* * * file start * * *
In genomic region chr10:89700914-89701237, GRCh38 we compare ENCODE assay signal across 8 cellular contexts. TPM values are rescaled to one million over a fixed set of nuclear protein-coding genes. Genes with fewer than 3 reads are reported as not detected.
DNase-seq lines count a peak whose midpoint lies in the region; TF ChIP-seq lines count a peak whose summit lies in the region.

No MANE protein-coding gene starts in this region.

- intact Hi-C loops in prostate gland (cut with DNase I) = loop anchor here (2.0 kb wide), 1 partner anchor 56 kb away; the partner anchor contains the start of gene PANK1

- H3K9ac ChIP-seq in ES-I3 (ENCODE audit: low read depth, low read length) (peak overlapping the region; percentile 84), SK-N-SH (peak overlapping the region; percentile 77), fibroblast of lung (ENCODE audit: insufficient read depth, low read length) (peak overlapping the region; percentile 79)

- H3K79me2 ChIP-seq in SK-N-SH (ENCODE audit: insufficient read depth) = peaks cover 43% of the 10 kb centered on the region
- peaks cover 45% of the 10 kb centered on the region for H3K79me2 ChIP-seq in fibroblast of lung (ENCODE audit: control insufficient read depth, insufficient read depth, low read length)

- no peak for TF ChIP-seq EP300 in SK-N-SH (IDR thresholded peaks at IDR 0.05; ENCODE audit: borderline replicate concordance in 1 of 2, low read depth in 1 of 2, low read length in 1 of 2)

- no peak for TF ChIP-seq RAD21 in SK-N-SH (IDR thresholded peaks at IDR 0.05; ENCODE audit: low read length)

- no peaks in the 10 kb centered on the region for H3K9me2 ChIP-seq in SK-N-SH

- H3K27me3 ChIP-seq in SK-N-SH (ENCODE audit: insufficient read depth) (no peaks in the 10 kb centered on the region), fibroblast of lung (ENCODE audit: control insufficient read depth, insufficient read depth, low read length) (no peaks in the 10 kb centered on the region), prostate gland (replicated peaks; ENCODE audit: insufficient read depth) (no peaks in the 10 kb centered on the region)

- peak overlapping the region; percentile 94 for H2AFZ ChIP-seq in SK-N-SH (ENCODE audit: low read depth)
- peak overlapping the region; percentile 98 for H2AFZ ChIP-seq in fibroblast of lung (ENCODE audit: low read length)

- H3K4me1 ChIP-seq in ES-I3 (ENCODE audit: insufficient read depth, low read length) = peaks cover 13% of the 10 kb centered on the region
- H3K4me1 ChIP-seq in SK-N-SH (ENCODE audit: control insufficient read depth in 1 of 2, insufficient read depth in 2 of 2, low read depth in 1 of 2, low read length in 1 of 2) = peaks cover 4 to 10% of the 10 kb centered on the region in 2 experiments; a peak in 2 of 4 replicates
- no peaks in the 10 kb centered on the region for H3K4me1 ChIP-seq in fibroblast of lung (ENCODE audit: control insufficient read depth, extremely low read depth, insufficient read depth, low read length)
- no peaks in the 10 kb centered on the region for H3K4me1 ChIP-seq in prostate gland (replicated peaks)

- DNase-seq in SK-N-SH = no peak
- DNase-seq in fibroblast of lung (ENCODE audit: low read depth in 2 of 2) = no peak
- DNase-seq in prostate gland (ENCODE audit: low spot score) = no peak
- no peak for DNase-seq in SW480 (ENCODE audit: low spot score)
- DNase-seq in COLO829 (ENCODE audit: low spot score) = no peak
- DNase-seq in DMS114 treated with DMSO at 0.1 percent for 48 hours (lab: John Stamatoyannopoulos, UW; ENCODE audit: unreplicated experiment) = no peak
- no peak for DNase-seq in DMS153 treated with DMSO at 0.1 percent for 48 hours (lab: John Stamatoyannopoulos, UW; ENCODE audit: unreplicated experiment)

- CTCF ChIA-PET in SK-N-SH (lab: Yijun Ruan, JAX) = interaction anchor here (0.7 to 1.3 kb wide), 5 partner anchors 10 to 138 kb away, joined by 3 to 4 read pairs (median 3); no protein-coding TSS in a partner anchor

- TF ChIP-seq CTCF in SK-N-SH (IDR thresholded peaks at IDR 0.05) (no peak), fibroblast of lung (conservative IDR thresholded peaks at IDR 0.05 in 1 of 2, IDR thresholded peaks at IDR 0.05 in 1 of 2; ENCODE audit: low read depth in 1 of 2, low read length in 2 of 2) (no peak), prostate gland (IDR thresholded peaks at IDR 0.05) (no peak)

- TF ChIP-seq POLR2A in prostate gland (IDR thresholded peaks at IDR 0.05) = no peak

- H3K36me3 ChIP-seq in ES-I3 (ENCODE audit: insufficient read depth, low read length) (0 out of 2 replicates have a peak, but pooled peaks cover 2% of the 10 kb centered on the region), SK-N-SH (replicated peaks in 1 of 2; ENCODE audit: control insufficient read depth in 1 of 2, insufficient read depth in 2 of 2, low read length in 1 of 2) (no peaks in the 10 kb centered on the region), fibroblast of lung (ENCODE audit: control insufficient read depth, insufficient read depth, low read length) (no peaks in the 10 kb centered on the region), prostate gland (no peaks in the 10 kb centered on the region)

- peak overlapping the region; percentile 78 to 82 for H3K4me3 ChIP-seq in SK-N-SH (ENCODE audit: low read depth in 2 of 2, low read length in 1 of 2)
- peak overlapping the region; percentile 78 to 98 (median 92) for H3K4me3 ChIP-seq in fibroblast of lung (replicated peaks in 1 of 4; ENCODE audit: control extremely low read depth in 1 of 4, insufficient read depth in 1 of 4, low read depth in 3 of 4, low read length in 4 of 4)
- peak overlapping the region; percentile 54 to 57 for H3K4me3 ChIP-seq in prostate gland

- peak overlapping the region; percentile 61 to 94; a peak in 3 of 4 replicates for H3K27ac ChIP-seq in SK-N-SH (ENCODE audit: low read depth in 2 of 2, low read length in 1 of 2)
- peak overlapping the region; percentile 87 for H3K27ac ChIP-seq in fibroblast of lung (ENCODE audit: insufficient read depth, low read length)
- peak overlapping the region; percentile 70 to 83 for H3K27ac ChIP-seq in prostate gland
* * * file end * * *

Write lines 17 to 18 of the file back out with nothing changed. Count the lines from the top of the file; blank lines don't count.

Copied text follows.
- no peaks in the 10 kb centered on the region for H3K4me1 ChIP-seq in prostate gland (replicated peaks)

- DNase-seq in SK-N-SH = no peak